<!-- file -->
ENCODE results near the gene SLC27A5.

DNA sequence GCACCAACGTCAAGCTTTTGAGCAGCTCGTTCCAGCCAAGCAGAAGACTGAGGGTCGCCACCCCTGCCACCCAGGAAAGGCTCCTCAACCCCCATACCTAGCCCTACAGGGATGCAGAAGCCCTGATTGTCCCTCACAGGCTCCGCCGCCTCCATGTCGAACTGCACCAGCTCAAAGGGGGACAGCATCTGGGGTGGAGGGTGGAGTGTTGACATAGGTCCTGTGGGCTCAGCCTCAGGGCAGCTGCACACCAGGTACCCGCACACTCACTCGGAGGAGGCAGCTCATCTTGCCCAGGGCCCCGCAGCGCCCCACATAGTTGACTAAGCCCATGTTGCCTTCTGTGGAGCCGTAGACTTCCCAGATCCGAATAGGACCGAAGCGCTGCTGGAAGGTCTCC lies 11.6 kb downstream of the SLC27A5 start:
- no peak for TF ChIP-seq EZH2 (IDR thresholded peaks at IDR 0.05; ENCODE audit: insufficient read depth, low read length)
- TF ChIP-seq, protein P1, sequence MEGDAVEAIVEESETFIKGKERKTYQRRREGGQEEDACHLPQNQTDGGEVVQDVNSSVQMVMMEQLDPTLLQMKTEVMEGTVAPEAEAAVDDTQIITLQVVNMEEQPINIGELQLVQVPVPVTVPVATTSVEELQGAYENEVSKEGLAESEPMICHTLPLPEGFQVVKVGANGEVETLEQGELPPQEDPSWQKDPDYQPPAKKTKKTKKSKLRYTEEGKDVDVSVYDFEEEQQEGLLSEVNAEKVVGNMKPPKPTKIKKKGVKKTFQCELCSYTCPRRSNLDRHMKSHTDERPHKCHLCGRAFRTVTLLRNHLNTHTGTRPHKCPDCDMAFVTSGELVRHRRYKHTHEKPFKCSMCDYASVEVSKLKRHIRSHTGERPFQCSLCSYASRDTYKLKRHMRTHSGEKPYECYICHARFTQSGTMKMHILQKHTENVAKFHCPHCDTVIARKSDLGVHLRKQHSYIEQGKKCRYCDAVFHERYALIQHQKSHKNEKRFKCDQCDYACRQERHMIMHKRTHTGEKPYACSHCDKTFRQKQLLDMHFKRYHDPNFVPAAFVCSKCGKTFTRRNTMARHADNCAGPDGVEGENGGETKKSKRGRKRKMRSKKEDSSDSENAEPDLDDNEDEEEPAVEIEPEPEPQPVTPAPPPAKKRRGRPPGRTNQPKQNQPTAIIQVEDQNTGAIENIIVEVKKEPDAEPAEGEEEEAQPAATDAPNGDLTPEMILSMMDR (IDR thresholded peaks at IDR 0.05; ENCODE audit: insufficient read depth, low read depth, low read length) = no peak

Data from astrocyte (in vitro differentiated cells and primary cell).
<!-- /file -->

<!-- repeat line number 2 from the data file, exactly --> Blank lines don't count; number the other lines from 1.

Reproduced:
DNA sequence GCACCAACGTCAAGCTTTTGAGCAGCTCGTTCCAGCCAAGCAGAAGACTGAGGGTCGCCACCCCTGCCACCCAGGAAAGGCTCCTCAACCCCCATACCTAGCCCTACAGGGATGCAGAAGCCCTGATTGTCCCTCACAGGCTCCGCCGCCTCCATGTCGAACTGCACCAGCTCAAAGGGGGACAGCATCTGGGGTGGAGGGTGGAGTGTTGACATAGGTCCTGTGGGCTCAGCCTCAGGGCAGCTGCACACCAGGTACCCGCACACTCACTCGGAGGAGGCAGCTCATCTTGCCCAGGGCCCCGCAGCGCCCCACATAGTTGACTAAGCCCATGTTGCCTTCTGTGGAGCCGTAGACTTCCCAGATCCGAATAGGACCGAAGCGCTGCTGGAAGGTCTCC lies 11.6 kb downstream of the SLC27A5 start: